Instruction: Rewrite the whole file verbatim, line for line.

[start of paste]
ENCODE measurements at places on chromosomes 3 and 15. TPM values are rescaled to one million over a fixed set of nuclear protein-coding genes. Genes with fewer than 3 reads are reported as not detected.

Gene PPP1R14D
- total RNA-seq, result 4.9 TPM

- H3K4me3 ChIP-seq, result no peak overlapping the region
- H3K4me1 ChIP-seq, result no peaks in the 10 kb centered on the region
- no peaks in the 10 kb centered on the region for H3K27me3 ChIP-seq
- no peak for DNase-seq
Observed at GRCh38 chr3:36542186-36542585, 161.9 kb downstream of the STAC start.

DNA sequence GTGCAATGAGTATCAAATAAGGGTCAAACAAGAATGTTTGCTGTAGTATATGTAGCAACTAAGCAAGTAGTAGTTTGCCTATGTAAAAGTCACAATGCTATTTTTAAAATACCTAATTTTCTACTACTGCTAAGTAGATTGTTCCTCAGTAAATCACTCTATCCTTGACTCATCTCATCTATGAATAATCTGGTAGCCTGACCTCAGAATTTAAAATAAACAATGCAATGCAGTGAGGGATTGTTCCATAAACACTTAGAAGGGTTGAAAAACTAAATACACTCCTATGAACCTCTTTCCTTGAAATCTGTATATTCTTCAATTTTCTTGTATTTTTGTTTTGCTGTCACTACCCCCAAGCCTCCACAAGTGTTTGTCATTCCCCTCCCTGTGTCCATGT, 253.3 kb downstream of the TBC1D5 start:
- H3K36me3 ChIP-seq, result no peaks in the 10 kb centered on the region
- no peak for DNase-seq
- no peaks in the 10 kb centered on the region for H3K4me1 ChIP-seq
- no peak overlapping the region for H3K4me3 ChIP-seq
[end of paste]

ENCODE measurements at places on chromosomes 3 and 15. TPM values are rescaled to one million over a fixed set of nuclear protein-coding genes. Genes with fewer than 3 reads are reported as not detected.

Gene PPP1R14D
- total RNA-seq, result 4.9 TPM

- H3K4me3 ChIP-seq, result no peak overlapping the region
- H3K4me1 ChIP-seq, result no peaks in the 10 kb centered on the region
- no peaks in the 10 kb centered on the region for H3K27me3 ChIP-seq
- no peak for DNase-seq
Observed at GRCh38 chr3:36542186-36542585, 161.9 kb downstream of the STAC start.

DNA sequence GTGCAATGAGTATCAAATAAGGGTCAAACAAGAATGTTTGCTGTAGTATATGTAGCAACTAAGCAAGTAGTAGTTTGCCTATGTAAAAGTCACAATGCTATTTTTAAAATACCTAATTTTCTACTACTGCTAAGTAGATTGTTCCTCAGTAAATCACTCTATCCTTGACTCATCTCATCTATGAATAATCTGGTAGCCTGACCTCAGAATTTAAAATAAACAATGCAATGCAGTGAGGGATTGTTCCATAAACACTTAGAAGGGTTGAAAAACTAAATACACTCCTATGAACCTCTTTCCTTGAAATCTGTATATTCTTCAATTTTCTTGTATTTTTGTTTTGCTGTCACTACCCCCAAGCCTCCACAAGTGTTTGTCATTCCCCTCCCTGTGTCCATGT, 253.3 kb downstream of the TBC1D5 start:
- H3K36me3 ChIP-seq, result no peaks in the 10 kb centered on the region
- no peak for DNase-seq
- no peaks in the 10 kb centered on the region for H3K4me1 ChIP-seq
- no peak overlapping the region for H3K4me3 ChIP-seq